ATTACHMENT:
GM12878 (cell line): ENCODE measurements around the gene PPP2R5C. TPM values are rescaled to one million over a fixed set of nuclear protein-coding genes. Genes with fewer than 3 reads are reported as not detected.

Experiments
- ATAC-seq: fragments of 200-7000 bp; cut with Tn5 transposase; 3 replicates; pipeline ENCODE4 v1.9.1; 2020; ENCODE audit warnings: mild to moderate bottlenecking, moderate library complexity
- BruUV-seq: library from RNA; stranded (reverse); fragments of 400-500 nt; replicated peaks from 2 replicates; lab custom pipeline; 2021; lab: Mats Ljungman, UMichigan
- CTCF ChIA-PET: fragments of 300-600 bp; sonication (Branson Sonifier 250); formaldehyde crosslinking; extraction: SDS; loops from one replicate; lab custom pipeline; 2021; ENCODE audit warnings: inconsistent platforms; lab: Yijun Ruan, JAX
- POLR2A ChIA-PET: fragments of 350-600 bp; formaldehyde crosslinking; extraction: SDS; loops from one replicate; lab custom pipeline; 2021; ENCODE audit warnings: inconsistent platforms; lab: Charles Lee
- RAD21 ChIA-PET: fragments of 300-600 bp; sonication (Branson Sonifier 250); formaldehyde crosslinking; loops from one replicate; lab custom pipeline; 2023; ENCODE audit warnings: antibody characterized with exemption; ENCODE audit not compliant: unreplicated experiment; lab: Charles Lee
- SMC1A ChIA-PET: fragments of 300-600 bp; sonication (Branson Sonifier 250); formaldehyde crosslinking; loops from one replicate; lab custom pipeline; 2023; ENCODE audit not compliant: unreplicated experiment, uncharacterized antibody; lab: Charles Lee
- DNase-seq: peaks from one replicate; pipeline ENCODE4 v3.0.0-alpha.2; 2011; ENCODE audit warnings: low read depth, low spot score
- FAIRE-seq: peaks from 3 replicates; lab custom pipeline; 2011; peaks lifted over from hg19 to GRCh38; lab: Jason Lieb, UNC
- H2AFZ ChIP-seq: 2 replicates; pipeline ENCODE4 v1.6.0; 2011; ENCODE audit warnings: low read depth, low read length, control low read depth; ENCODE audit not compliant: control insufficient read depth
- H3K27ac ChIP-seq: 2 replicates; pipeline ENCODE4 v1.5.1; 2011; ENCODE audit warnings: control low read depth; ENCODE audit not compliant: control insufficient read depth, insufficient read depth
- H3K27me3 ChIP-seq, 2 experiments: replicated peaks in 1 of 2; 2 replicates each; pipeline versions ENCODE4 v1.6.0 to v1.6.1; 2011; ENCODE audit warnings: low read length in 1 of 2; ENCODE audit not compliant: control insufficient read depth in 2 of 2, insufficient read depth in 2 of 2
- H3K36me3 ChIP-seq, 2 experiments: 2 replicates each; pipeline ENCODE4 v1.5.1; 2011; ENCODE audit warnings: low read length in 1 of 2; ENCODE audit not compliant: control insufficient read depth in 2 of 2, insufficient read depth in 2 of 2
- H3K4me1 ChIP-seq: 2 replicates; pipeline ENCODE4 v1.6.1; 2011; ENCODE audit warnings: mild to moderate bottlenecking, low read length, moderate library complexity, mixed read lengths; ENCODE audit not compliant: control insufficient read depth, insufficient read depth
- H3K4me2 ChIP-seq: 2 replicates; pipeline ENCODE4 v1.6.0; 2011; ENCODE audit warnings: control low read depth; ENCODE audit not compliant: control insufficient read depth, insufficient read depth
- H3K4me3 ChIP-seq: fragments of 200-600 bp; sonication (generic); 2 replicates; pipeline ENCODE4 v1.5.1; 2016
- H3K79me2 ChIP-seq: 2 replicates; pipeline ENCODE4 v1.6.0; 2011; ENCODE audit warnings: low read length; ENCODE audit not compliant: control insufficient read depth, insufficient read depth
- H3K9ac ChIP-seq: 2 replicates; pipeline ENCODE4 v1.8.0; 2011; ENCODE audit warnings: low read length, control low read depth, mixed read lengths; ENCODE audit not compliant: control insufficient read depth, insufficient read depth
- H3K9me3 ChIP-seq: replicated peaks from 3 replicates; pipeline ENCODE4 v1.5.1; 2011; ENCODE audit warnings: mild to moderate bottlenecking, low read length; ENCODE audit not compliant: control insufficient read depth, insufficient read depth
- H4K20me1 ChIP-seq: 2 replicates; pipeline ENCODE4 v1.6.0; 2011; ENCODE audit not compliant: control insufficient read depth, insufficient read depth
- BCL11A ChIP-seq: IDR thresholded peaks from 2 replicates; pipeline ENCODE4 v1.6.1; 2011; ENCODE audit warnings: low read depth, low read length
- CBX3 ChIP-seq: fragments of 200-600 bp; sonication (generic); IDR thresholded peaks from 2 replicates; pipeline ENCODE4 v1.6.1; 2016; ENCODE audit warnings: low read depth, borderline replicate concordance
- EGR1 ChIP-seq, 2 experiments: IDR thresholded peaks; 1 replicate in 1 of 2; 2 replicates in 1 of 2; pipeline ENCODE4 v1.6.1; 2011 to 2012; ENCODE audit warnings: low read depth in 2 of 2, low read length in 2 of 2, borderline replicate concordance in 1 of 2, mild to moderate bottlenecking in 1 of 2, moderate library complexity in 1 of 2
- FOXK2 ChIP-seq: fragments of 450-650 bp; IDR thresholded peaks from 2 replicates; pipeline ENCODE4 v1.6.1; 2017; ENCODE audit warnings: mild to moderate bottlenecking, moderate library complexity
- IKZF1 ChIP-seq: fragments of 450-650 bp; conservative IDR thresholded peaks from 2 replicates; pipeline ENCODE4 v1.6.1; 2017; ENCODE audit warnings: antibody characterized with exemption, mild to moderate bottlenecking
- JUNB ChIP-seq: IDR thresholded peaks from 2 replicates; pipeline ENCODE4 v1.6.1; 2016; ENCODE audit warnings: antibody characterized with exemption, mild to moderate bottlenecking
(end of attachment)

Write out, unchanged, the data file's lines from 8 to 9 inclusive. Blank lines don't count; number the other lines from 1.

- SMC1A ChIA-PET: fragments of 300-600 bp; sonication (Branson Sonifier 250); formaldehyde crosslinking; loops from one replicate; lab custom pipeline; 2023; ENCODE audit not compliant: unreplicated experiment, uncharacterized antibody; lab: Charles Lee
- DNase-seq: peaks from one replicate; pipeline ENCODE4 v3.0.0-alpha.2; 2011; ENCODE audit warnings: low read depth, low spot score